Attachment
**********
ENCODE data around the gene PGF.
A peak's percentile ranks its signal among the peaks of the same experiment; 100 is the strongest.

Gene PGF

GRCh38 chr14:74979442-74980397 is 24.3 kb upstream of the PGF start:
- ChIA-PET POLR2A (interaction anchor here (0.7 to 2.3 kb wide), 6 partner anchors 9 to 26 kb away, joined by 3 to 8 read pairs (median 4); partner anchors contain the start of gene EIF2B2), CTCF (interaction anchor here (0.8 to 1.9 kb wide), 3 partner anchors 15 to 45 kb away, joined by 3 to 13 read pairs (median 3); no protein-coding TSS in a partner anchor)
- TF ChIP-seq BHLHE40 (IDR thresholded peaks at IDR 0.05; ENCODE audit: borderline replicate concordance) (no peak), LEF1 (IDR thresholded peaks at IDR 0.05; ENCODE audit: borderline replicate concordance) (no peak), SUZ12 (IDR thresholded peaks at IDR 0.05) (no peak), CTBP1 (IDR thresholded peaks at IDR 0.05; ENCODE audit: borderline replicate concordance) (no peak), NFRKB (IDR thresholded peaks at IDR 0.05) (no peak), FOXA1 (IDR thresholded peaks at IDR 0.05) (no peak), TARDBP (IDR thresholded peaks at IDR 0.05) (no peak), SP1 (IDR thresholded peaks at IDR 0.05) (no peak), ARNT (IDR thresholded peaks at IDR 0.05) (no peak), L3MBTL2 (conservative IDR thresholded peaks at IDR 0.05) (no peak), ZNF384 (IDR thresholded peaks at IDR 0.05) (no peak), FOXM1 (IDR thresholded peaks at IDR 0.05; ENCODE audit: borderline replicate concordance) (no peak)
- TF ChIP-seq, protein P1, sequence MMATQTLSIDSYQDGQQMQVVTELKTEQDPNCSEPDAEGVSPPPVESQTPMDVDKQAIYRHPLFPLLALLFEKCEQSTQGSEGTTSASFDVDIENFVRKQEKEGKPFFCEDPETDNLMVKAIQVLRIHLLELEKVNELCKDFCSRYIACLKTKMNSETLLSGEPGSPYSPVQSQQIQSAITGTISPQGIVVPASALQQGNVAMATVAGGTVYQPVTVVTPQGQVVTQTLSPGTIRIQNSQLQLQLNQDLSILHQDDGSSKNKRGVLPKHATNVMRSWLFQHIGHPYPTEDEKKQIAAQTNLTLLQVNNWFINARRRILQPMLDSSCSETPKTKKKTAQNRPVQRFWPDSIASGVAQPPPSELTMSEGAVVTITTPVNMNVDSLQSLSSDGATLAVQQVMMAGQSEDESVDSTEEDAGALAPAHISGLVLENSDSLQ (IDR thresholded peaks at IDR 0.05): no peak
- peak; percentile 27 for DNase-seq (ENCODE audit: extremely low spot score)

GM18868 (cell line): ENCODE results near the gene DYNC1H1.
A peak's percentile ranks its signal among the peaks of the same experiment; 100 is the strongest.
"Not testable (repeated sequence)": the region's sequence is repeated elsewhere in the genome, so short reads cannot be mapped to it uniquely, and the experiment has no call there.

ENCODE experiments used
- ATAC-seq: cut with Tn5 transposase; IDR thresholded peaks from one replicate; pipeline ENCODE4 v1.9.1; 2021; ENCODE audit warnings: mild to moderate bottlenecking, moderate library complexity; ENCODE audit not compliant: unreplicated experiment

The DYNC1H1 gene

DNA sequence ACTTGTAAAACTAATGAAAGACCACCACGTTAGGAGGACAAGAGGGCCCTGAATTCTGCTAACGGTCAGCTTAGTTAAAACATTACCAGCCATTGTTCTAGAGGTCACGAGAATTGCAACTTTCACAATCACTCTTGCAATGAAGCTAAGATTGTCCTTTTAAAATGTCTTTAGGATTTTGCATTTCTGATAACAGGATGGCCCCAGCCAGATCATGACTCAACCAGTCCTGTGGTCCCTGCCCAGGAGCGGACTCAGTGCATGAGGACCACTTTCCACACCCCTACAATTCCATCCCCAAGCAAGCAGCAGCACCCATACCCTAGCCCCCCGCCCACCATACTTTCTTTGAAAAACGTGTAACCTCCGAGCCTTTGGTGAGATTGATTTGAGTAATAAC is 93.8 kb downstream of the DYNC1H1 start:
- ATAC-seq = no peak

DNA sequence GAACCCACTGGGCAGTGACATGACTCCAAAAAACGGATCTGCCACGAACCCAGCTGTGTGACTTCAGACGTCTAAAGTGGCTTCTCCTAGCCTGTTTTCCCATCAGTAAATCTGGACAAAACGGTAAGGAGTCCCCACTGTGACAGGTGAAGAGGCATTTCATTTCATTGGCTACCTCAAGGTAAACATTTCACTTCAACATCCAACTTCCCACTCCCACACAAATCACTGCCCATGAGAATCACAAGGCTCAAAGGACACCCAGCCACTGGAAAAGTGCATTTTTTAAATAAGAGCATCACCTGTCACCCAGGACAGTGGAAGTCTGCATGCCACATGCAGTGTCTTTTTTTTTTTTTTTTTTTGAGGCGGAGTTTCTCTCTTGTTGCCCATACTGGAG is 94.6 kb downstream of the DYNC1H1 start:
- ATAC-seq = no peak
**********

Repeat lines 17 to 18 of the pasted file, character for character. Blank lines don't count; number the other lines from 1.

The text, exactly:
DNA sequence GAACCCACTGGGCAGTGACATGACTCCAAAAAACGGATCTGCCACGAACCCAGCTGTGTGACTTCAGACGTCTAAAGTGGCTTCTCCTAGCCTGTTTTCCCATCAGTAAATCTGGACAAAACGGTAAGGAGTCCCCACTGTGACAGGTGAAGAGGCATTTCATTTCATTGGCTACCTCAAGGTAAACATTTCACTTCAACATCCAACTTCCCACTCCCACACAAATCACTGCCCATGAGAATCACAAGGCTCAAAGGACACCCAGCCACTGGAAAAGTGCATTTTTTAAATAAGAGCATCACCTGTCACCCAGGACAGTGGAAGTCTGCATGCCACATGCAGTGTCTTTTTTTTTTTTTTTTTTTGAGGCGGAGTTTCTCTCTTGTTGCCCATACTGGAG is 94.6 kb downstream of the DYNC1H1 start:
- ATAC-seq = no peak